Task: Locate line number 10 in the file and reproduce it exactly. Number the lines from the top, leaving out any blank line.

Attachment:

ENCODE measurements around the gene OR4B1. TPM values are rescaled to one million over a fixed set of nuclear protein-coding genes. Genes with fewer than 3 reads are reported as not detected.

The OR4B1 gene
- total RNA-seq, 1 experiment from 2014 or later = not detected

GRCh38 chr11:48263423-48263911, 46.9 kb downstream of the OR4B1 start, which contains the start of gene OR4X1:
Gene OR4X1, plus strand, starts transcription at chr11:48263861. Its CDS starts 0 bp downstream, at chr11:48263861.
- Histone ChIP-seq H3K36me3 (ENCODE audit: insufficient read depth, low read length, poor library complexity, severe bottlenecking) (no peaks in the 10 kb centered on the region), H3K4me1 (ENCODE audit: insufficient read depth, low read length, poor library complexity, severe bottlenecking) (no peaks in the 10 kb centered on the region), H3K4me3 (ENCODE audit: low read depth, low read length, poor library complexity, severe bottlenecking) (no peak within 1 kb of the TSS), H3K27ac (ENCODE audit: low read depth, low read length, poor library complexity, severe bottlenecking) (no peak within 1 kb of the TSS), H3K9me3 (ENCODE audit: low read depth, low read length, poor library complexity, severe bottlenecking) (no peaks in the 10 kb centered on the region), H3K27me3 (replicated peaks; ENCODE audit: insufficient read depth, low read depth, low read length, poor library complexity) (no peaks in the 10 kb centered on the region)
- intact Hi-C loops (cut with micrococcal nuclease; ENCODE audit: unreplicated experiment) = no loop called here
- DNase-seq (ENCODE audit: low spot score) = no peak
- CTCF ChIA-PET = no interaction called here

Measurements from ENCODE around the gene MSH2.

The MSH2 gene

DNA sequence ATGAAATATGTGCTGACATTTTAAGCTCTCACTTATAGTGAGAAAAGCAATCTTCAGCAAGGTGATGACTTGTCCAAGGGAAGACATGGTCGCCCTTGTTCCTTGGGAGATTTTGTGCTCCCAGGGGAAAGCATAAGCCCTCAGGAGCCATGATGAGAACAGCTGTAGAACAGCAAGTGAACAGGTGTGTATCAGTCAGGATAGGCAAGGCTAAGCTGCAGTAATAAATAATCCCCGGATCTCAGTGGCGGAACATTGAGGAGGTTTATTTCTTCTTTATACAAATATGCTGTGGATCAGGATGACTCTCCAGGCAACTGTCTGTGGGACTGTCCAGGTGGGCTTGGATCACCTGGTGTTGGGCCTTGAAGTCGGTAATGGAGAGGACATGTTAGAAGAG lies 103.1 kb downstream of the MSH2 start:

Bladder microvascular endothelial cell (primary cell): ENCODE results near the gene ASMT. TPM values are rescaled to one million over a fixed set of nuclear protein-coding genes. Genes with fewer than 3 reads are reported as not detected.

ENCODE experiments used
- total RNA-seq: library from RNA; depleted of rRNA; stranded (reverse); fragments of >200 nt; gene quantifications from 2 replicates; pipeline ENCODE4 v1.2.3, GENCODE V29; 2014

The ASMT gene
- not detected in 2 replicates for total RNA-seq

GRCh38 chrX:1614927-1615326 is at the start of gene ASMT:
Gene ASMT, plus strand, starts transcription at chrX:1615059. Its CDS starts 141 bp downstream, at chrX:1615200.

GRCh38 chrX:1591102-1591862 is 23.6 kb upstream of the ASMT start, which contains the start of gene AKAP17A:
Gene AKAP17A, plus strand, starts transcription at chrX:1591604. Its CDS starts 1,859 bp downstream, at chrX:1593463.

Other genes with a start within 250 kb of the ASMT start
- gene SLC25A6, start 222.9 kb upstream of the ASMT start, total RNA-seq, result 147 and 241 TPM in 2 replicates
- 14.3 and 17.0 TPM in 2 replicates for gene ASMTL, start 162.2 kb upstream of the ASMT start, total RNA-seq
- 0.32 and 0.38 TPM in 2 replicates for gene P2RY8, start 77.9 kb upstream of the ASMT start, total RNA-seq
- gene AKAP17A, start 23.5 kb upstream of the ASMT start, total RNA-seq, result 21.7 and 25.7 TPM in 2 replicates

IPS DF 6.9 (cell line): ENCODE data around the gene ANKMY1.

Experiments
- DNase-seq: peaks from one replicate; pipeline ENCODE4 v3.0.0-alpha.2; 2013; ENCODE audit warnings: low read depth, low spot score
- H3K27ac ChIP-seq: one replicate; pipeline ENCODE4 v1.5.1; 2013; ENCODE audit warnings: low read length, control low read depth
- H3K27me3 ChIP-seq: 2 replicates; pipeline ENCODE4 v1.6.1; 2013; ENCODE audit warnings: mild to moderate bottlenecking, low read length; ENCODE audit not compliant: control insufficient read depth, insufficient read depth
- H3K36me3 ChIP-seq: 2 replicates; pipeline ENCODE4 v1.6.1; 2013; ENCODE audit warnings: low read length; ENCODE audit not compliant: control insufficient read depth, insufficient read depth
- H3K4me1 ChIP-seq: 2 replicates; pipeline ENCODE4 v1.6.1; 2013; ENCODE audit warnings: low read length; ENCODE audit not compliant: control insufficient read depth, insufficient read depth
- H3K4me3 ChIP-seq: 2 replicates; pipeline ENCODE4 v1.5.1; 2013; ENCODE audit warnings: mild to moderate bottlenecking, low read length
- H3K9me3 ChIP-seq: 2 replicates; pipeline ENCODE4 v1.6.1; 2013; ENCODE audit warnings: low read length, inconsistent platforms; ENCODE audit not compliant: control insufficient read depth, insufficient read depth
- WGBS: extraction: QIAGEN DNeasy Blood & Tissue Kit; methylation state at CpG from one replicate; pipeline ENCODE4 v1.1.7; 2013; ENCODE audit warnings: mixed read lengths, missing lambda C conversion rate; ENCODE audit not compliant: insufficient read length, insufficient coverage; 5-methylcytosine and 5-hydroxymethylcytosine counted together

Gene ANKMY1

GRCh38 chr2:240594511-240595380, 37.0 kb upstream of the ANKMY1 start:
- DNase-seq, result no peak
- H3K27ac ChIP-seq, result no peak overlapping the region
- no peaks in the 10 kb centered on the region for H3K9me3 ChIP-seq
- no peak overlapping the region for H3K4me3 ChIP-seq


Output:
Measurements from ENCODE around the gene MSH2.